These reactions to the screed are sound, but they risk missing a larger problem: The kind of computing systems that get made and used by people outside the industry, and with serious consequences, are a direct byproduct of the gross machismo of computing writ large. More women and minorities are needed in computing because the world would be better for their contributions—and because it might be much worse without them.
A software engineer’s 10-page screed against Google’s diversity initiatives is going viral inside the company, being shared on an internal meme network and Google+. The document’s existence was first reported by Motherboard and Gizmodo has obtained it in full.
While the document itself contains the thoughts of one employee, responses to the document from other Google employees show that some people at the company share the same beliefs.
Motherboard spoke to one current employee who agrees with the document’s author, who wrote in the manifesto that “Google’s left bias has created a politically correct monoculture that maintains its hold by shaming dissenters into silence.”
The firing of a Google employee who questioned the organization’s diversity policies raises questions for communicators both internal and external.
At what point does disputing policy internally become a firing offense? Is an offense given to co-workers or an external social media firestorm sufficient grounds for cutting ties with an employee?
Perhaps somewhat predictably, the response has proven his point. The emotional outrage we’ve seen, especially from media outlets, in response to the document’s mere existence shows how true its main thesis is. Viewpoints that make us uncomfortable have been vilified and punished, regardless of their scientific accuracy. Holders of those viewpoints have to silence themselves for fear of public humiliation or worse, so much so that this memo had to be published anonymously. And now that he’s been fired, you can imagine other Google employees will hesitate to share unpopular opinions.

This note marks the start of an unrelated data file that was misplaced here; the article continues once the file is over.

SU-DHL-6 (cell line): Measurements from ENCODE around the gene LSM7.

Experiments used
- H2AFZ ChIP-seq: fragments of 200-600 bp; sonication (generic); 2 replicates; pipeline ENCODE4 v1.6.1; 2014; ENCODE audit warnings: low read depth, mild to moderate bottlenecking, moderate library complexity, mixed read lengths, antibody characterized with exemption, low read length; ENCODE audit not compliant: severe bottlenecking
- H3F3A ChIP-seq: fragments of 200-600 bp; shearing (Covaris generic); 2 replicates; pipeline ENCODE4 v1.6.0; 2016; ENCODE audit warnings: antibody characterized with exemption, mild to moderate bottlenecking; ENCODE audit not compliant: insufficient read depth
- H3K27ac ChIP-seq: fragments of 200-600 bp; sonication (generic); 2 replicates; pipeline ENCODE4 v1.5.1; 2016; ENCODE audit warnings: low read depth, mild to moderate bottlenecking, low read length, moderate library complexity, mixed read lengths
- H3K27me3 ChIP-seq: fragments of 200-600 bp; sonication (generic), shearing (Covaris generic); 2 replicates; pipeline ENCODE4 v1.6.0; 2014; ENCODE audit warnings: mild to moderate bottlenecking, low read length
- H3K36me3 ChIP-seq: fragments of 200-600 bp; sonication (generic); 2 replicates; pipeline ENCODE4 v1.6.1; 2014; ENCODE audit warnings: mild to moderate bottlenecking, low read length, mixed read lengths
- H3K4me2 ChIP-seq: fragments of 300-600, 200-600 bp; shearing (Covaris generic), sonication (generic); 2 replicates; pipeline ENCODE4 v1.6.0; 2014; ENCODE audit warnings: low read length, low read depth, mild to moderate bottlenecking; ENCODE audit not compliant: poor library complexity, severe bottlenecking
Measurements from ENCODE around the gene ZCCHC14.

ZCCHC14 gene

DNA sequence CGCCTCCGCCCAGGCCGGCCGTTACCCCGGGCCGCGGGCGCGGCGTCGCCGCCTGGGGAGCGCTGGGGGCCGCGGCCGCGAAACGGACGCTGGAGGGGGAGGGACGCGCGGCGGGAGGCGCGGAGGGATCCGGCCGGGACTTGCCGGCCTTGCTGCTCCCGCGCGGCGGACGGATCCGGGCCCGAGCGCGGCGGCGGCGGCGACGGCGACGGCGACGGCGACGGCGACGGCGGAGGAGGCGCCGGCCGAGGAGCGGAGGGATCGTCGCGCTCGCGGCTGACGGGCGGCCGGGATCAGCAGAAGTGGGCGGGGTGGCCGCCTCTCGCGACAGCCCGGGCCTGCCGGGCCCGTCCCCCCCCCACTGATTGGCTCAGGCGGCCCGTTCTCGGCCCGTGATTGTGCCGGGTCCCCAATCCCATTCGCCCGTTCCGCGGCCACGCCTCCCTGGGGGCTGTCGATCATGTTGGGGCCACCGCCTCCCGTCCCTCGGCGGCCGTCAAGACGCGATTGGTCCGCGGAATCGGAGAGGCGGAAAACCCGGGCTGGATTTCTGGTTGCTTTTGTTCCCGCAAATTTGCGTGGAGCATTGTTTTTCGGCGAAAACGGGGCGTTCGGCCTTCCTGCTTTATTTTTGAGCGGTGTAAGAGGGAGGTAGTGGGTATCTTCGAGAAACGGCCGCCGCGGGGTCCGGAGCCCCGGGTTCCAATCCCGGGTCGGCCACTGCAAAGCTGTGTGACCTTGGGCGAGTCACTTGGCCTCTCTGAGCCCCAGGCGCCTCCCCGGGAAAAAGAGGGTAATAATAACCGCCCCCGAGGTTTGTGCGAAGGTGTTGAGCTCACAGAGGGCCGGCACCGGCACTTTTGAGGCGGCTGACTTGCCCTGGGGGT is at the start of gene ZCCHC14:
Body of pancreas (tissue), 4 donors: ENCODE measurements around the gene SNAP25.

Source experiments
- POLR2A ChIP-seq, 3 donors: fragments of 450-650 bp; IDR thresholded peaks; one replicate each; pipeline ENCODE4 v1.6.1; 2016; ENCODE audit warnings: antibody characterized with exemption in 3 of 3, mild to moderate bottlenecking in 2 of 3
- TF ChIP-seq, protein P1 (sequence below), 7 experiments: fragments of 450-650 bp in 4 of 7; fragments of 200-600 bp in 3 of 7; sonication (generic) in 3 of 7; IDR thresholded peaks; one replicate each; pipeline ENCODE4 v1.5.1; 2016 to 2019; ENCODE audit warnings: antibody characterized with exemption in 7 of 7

Rex Huppkes take – as a white, male who, for whatever reason, is not part of the aggrieved brommunity — is that the Google engineer’s word barf is insufferable, unquestionably insulting to women (and pretty much any non-white person) and the epitome of white, male privilege. And with all that said, he absolutely, without question, had every right in the world to write what he wrote.
Alphabet Inc.’s Google has fired an employee who wrote an internal memo blasting the web company’s diversity policies, creating a firestorm across Silicon Valley.
James Damore, the Google engineer who wrote the note, confirmed his dismissal in an email, saying that he had been fired for “perpetuating gender stereotypes.” He said he’s “currently exploring all possible legal remedies.”
Widespread sharing of the document has highlighted struggles with gender equality and the wage gap in the tech industry and particularly at Google, which was sued by the federal government earlier this year for refusing to share compensation amounts and other data.
“I have known, worked for, and taught countless men who could have written the now-infamous Google “manifesto” — or who are on some level persuaded by it. Given these facts, I’d like to treat it — and them — with some degree of charity and try to explain why it generated so much outrage.”
Silicon Valley says it is committed to racial diversity in its workforce. But the numbers tell a different story.
Last week this newspaper said Alphabet’s boss should write a “detailed, ringing rebuttal” of a viral anti-diversity memo sent at Google. Here is how we imagine it
James Damore says his good-faith effort to discuss differences between men and women in tech couldn’t be tolerated in the company’s ‘ideological echo chamber’
“All of which is why the conclusions of this manifesto are precisely backwards. It’s true that women are socialized to be better at paying attention to people’s emotional needs and so on — this is something that makes them betterengineers, not worse ones”